But if you are not happy with your Dr, then go around aged care facilities in your area and just ask if you can look around, and explain that your dad is needing full time care. ASK BOTH STAFF AND RELATIVES QUESTIONS! They will be able to provide you with a Dr who is Aged Care trained, and some facilities have in-house Drs there. But ask them to see the restraints, the mechanical lifters. Ask to see their statistics on wound care and pressure area care. This will help you determines the type of care that particular facility gives. If they have a large bed sore or pressure area care (PAC), then this indicates that the bed bound, and some chair restraint people are not getting 2/24 PAC. A good facility will ensure strict 2/24 PAC. They will check each patient, toilet the ambulant people, and the end stage bed bound patients, will have 2 nurses, who go around, where they will check the patient, if they've been incontinent, then they will wash, dry, and apply a new incontinence aid, then massage barrier, skin protective creams specifically designed for bed bound residents. All bony prominences, such as hips, heels, elbows etc, should be massaged, and using a slide sheet, turn patient onto other side, placing a thinner type pillow between their knees so they don't get a pressure area. Also, watch and listen. [u]There is no excuse for a bed sore these days. And most wounds, skin tears occur as a direct result of staff not adhering to the facilities policy of NO MANUAL HANDLING! 

    They have leg leg protectors as well, for bed bound patients, and all these manual handling aids, are there to protect the residents skin integrity, and themselves. Trust me, I've seen one resident, who was a tiny and extremely fragile resident, and because staff did not use slide sheets, they caused a skin tear from her knee to ankle, THERE IS NL EXCUSE THEAE DAYS FOR ANY BED SORES, PRESSURE AREA WOUNDS THESE DAYS, WITH ALL THE AIDS THEY HAVE AT THEIR DISPOSAL.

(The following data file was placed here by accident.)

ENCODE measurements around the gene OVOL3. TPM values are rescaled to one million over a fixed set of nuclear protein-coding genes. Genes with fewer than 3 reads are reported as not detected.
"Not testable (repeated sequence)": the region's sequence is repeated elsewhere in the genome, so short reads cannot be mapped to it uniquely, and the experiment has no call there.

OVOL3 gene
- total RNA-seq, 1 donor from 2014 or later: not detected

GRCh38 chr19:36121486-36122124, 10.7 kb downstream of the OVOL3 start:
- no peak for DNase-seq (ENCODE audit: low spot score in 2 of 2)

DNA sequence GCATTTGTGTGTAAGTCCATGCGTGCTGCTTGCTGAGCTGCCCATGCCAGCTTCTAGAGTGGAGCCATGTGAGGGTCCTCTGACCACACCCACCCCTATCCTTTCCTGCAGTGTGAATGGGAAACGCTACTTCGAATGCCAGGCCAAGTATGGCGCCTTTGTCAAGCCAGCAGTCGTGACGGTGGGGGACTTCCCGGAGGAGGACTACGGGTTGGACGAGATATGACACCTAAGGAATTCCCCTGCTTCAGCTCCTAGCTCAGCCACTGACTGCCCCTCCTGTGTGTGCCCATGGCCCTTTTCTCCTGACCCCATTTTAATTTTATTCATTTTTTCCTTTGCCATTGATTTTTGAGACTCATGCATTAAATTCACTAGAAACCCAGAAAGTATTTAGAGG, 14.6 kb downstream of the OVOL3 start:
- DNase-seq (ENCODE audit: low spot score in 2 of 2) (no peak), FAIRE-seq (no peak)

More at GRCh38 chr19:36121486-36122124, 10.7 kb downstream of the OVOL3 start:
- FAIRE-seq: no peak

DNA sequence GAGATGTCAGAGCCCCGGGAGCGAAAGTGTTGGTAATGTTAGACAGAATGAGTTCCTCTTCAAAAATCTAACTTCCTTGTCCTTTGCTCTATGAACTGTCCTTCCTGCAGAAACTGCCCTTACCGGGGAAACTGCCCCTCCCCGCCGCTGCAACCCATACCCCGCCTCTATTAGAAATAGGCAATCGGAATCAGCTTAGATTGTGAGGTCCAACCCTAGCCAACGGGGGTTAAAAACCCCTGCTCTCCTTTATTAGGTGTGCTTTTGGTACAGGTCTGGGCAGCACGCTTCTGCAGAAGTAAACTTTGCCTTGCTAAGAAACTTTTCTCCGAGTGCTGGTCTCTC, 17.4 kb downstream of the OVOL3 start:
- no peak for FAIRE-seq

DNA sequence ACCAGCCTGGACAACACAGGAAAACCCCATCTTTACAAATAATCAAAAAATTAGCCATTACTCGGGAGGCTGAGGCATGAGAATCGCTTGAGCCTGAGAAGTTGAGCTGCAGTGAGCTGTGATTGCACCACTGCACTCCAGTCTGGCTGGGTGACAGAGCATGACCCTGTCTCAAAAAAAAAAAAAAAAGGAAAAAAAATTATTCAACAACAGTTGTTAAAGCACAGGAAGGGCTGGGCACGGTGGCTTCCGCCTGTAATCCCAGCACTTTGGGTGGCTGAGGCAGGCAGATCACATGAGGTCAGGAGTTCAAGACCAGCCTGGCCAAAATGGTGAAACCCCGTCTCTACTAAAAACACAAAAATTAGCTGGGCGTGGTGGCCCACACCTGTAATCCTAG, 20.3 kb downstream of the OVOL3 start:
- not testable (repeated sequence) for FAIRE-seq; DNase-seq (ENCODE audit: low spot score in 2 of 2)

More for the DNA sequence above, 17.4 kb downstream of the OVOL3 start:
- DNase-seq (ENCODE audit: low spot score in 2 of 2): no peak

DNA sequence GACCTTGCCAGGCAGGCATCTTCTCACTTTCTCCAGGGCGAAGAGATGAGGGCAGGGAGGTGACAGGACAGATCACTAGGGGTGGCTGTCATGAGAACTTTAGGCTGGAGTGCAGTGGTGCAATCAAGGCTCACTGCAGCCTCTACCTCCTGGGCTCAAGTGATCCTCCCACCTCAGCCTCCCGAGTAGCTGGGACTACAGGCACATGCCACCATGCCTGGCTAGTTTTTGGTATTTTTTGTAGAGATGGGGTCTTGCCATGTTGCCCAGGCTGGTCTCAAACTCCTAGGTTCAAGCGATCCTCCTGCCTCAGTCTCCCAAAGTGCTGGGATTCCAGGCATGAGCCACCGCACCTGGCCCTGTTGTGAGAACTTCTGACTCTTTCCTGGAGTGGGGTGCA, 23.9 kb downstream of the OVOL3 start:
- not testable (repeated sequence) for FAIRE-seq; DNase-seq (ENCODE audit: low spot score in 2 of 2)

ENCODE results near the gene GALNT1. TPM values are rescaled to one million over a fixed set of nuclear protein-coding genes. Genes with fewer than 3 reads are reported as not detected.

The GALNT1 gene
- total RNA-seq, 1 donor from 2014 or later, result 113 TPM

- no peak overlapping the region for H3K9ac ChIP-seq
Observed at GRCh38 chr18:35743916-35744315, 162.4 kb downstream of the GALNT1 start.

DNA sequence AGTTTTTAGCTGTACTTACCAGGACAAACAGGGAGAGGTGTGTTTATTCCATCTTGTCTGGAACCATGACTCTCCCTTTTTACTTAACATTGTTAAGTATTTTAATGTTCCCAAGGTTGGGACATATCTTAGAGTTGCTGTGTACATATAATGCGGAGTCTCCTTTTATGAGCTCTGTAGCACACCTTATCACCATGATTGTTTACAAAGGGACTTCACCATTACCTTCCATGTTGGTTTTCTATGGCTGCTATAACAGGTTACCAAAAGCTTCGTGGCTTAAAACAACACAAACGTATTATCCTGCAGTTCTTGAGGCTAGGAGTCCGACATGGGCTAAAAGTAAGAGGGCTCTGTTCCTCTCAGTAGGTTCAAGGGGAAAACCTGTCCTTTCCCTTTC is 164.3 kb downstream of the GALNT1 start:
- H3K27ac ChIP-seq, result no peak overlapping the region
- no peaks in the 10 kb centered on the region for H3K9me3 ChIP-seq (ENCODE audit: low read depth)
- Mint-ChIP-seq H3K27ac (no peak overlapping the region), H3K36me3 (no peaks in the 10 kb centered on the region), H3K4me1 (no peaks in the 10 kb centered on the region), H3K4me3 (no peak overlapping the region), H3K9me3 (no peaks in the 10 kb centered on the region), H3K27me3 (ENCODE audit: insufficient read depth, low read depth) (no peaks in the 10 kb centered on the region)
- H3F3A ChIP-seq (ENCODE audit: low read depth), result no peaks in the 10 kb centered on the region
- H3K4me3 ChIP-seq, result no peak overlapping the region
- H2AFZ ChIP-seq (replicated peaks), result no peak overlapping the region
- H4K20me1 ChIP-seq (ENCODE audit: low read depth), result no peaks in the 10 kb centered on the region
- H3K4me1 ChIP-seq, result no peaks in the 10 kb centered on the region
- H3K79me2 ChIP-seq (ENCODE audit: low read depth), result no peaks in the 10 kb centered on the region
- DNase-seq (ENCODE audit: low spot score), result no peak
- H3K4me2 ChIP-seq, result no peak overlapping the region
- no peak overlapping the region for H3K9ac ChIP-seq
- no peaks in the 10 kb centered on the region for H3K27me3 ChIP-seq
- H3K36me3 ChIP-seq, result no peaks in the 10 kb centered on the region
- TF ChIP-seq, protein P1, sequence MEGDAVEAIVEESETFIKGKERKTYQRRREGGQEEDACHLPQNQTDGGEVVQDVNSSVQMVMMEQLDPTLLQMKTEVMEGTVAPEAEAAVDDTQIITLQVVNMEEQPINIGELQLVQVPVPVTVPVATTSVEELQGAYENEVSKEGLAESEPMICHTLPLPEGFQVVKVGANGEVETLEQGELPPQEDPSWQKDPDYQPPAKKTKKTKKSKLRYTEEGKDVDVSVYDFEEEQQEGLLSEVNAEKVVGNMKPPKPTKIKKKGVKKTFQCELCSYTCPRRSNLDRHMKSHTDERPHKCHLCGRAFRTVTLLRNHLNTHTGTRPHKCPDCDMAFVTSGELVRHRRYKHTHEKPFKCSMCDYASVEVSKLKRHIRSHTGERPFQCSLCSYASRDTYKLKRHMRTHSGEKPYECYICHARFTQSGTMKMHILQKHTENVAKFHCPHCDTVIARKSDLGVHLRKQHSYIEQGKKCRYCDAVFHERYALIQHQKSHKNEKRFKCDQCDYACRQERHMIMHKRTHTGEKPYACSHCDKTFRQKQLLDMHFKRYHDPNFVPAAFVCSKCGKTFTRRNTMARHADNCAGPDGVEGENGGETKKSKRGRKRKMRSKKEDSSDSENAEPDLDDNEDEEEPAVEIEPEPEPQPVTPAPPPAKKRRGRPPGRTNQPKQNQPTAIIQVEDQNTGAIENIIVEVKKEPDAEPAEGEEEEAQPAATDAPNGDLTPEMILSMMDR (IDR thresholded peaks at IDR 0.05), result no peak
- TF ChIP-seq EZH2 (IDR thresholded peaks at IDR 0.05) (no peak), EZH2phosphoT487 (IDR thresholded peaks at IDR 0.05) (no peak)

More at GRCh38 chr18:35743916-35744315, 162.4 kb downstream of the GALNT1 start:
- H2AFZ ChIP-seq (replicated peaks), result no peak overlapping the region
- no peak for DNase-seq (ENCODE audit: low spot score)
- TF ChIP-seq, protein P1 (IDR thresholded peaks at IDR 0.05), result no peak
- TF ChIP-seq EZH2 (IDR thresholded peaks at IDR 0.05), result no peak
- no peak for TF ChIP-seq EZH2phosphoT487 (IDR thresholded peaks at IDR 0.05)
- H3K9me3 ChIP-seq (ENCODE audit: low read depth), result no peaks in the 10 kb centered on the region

?[/u]The more ambulant residents, should be assisted up, and walked to the toilet every two hours, and again, apply some skin barrier cream to their buttock ar etc, and a quick massage, ad ensure that if they are wearing pads, that they apply fresh ones, and their physiotherapists take them for a walk to try to maintain their level of mobility.  Being aged, they are susceptible to many complications, if they do not get enough fluids, they can become constipated. It is usually policy that any resident who has not had a bowel action, must be given a laxative and monitored, and if that hasn't worked, a suppository. Adequate fluids is essential, as constipation and a Urinary Tract infection can (besides the obvious, be painful), will show in even the most non communicative of residents, say for eg: they may have odd behaviours, or are not their "usual" self. 

    But ask family members, and staff, out of the facility, as they will tell you. I always recommend bed alarms, and restraints - if it means it prevents a broken hip or head injury. A good facility will have up to date care plans, remain in contact with families and involve the family in all aspects of their cares, ask to see their nutrition forms and all forms, ie: fluid intake, daily charting of bowel movements, PAC policies, and ask to see if you can see how they work on a resident. Ensure they have a RAO (recreational activity officer), as they run the activities such as bingo, bus trips, help with appointments, provide different types of therapies such as aromatherapy, and live "old time" music. But I always recommend installing a hidden camera - especially with bed bound residents.

    Good luck Wendy, I hope this made it easier for you. I know how hard it is, and how heartbreaking it is. But when you find your best facility, you'll have peace of mind that he's getting quality care and high supervision. Best of luck ????